Which senator played the washboard with a spoon in a banjo band? It's a question the Politics K–12 duo asks in a quiz of (useful) facts about the likely heads of the next Senate HELP Committee. The primer matters to wonks because, “[n]o matter which party comes out ahead on Election Day, the Senate's Health, Education, Labor, and Pensions Committee will have a new leader.”

COMMON CORE AND GRADUATION REQUIREMENTS
Three states are plowing ahead on tying graduation requirements and Common Core-aligned assessments, “a natural part of the transition from the adoption phase of Common Core to actually implementing the standards in a meaningful way.”

THE COMPLACENCY GAP
Sick of hearing about the achievement gap? Fordham's own Chester E. Finn, Jr. wants you to consider the complacency gap. When it comes to education...

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  1. The latest legislative assault against Common Core in Ohio is rumbling back to life this evening with what is supposed to be testimony from teachers who support repeal of the Common Core. Ahead of this testimony, the Chillicothe Gazette looked at some specific math problems aligned to Common Core and solicited responses on them from teachers and professors on both sides of the issue. Some good stuff here…much of which will not be part of tonight’s hearing. (Chillicothe Gazette)
     
  2. Discussion of yesterday’s story about the facilities funding set up of Imagine charter schools continues in the expected corners today. The Blade’s piece is typical of them all, with the blasting and the demanding. (Toledo Blade)
     
  3. Springfield City Schools approved a one-to-one technology plan for students in grades three through twelve. But those new laptops and software packages have to be teacher-tested first. This is a story about that. Apparently, there was “a lot of oohing and ahhing going on” during the training sessions last week. (Springfield News-Sun)
     
  4. It is that time of year again: school district treasurers releasing their five-year funding forecasts. Canton City Schools continues to lose students – EdChoice vouchers are the main cited culprit – although the number of exiting students seems to be smaller than in the past. Interestingly, the district foresees the end of state “funding guarantees” in the near future and is attempting to adjust their budgeting accordingly. (Akron Beacon Journal)
     
  5. Speaking of school budgets,
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PRACTICE MAKES PERFECT
The New York Times's Motoko Rich reports that some public charter school systems are implementing a new model of teacher preparation: residencies, similar to those in the medical field. The programs focus on practice over theory and match veteran educators with aspiring teachers in a structured mentorship. The piece offers a great look into the anxieties of new teachers and the critical importance of feedback from veteran mentors.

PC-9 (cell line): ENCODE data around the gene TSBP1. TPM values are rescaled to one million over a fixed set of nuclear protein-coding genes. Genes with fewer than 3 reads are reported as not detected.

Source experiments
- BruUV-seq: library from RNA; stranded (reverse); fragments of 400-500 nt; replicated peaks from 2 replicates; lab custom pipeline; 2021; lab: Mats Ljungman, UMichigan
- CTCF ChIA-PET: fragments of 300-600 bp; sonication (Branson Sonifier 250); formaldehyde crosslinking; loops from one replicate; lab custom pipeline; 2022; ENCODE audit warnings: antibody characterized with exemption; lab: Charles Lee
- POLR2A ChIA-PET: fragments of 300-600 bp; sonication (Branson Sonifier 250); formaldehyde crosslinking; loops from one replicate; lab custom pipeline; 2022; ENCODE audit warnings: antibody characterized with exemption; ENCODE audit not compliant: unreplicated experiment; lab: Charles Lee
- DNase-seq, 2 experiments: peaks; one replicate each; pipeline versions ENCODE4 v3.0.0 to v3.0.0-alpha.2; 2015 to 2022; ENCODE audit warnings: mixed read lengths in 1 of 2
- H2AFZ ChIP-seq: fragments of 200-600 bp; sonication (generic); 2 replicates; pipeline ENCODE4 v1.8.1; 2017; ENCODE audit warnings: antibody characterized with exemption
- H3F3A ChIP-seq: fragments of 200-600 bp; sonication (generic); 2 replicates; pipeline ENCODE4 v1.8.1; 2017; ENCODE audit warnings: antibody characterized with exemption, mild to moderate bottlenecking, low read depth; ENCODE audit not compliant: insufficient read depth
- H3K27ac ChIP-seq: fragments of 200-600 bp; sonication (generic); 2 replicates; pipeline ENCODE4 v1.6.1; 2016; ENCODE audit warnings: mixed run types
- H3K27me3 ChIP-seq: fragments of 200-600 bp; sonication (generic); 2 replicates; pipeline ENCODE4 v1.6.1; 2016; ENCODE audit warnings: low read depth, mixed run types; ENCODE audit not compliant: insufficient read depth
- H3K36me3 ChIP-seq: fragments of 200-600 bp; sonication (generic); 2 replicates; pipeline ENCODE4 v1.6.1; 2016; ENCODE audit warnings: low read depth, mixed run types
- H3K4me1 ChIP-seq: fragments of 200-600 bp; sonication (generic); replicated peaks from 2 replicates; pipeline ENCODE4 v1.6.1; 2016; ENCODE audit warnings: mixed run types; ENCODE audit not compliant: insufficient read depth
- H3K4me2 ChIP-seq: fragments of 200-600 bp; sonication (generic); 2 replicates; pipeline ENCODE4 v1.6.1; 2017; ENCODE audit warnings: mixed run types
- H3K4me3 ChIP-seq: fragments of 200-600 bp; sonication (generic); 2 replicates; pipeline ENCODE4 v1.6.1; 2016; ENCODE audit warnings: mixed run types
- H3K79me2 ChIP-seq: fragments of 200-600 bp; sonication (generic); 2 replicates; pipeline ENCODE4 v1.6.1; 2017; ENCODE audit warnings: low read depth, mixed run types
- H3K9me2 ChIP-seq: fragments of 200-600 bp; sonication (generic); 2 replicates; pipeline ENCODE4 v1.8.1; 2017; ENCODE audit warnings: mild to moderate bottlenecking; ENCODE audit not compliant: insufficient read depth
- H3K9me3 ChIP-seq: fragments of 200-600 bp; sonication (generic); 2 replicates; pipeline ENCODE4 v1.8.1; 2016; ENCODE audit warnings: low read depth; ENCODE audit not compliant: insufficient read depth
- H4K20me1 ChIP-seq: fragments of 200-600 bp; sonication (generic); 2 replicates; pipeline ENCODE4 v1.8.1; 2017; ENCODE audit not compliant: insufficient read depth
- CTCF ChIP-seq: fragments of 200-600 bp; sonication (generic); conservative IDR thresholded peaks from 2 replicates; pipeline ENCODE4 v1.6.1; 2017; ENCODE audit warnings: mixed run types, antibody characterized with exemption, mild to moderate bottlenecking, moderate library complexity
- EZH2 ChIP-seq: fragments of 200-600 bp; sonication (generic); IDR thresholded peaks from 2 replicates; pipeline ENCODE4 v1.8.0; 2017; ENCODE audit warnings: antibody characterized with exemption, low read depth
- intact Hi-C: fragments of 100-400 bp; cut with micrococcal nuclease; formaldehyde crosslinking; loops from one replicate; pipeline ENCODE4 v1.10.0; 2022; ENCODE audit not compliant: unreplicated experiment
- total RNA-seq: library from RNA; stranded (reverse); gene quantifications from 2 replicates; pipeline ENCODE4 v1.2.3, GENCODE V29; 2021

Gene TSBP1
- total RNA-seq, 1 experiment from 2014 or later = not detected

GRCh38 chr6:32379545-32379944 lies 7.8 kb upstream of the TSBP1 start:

TENNESSEE MULLING COMMON CORE
In a recent interview with Chalkbeat, the Speaker of the Tennessee House of Representatives, Beth Harwell, suggested that the state might be on its way to dropping Common Core. However, her spokesperson’s claim that “Tennessee—and not the federal government—knows what is best for Tennesseans” would seem to suggest that the Speaker isn’t aware of what the standards actually do. 

THE DANGERS OF BIAS
At Education Week, Darius D. Prier asks how educators can address stereotypes and ensure safety and equality for students inside and outside of schools. Prier recommends that schools incorporate current-day race issues into the curriculum, along with other ideas for preventing hip-hop culture from being conflated with criminality.

DROPPING OUT IS HARD TO DO
This weekend, the Wall Street Journal examined the American undergraduate dropout rate and uncovered a startling truth: According to data compiled by the National Student Clearinghouse Research Center, almost one-third of the students who matriculated in a U.S. college in 2012 did not return the following year. Lots of steps...

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At his confirmation hearing in 2009, Senator Lamar Alexander famously told Arne Duncan that “President-elect Obama has made several distinguished cabinet appointments, but in my view of it all, I think you are the best.” Duncan had already made statements indicating a willingness to embrace charter schools and break with the unions over teacher evaluations—sentiments not typically expressed by Democratic secretaries of education. And on many issues, Secretary Duncan has not disappointed, regularly pushing a pro-education-reform line, especially via his bully pulpit.

Most intriguing about Secretary Duncan—from my perspective at least—was his early embrace of the theory of “tight-loose” federalism. As he put it in 2012,“ the federal government should be tight on goals,” but state and local leaders should decide how to attain them. “Local leaders, not us, know their children and communities best—to try to micromanage 100,000 schools from Washington would be the height of arrogance,” he said.

Indeed it would be. But trying to micromanage 100,000 schools from Washington is precisely what Duncan has been doing.